IS YOUR WATER SAFE?
For more than 20 years, the Centers for Disease Control and Prevention (CDC) has championed children’s health by working together with other federal agencies and through effective programs and policies to prevent childhood lead poisoning. Exposure to lead can cause behavior problems and learning disabilities in young children and can also affect the health of adults. Lead can be found in many sources.
Lead is a heavy, low melting, bluish-gray metal that occurs naturally in the earth’s crust. However, it is rarely found naturally as a metal. It is usually found combined with two or more elements to form lead compound. Small amounts of lead may enter rivers, lakes, and streams when soil particles are moved by rain water.
Lead can enter drinking water when service pipes that contain lead corrode, especially where the water has high acidity or low mineral content that corrodes pipes and fixtures. The most common problem is with brass or chrome-plated brass faucets and fixtures with lead solder, from which significant amounts of lead can enter into the water, especially hot water.
Corrosion is a dissolving or wearing away of metal caused by a chemical reaction between water and your plumbing. To address corrosion of lead into drinking water, the US Environmental Protection Agency (EPA) issued the Lead and Copper Rule (LCR) under the authority of the Safety Drinking Water Act (SOWA). One requirement of the LCR is corrosion control treatment to prevent lead and copper from contaminating drinking water. Corrosion control treatment means utilities must make drinking water less corrosive to the materials it comes into contact with on its way to consumers’ taps. EPA’s action level is 15 parts per billion (ppb) for lead for any public water system (PWS).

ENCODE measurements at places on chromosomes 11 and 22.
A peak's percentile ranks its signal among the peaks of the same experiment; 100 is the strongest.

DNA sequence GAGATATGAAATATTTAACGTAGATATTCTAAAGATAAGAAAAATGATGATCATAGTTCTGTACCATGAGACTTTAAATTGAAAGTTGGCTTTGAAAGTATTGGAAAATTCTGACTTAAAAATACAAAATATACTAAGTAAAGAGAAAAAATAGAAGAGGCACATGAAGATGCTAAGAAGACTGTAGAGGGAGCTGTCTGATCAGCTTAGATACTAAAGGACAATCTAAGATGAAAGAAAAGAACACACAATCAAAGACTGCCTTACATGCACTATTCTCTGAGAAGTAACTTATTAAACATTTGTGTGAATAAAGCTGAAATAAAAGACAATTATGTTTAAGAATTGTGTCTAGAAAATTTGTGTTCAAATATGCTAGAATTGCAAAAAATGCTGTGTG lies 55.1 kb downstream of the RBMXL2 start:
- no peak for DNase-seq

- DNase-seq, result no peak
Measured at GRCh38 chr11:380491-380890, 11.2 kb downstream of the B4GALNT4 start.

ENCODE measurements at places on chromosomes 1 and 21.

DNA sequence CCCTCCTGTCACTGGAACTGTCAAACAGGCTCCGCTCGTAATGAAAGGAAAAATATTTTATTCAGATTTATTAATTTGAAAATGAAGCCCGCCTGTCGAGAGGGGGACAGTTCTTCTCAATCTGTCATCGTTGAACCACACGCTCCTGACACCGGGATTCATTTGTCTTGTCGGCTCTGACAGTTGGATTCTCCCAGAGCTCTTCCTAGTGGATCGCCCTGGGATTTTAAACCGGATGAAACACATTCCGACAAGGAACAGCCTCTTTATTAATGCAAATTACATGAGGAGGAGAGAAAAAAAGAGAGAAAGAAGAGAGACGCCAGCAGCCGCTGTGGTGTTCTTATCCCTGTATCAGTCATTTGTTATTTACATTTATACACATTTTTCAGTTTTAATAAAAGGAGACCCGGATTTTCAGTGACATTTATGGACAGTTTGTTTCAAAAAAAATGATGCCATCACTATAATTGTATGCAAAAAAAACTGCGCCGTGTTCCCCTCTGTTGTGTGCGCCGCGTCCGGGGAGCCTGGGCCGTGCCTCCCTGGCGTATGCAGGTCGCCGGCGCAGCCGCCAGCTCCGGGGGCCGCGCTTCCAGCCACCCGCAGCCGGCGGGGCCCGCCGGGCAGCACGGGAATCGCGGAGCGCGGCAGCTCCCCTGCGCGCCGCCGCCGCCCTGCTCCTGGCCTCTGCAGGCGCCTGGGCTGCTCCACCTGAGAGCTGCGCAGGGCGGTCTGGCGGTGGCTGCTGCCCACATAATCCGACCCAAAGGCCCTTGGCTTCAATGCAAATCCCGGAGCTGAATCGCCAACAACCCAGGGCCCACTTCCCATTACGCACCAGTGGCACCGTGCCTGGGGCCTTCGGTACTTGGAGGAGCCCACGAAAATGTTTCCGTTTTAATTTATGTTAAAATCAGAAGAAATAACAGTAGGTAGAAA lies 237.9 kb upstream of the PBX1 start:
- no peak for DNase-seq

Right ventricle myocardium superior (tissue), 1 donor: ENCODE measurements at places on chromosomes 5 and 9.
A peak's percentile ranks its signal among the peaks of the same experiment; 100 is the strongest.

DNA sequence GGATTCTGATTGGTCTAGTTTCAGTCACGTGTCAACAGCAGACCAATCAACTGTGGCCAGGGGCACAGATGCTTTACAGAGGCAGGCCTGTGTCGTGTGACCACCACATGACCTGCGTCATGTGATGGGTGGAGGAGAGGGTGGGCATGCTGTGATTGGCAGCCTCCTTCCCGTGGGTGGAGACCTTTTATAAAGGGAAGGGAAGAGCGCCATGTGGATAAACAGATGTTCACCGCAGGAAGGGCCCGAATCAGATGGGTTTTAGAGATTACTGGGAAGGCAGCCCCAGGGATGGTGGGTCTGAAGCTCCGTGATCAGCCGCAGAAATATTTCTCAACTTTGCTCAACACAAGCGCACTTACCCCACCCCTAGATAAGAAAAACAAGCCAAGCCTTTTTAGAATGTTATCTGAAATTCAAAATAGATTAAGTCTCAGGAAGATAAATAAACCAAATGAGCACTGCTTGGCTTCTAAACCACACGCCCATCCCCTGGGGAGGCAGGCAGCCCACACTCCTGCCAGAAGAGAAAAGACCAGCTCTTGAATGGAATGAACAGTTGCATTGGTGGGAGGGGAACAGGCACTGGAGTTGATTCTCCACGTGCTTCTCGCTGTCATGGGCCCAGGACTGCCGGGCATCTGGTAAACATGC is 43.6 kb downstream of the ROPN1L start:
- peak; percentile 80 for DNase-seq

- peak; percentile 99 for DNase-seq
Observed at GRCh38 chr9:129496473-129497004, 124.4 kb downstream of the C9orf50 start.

The Safe Drinking Water Act (SOWA) was originally passed by Congress in 1974 and amended in 1986 and 1996. The SOWA is designed to protect public health by regulating the nation’s public drinking water supply.
STEPS TO SAFETY
Learn more about the water coming into your building: The EPA requires all community water systems to prepare and deliver an annual water quality report called a Consumer Confidence Report (CCR) for their customers by July 1 of each year. Contact your water utility to receive a copy of their latest report.
Have water services tested for lead: Since one cannot see, taste, or smell lead dissolved in water, testing is the only sure way of telling whether there are harmful quantities of lead in your drinking water. A list of certified laboratories are available from your state or local water authority.
Use water filters or treatment devices: Many water filters and water treatment devices are certified by independent organizations for effective lead reduction.
Remove contaminated fixtures and pipes: Facilities built before 1986 are more likely to have lead pipes, fixtures and solder.
If any of your buildings have old water supply pipes that are possibly contaminated with a lead above the EPA active level (15 parts per billion) and you are in need of assistance in evaluating the existing plumbing system at your facility, PBK has experienced, licensed professionals available to help.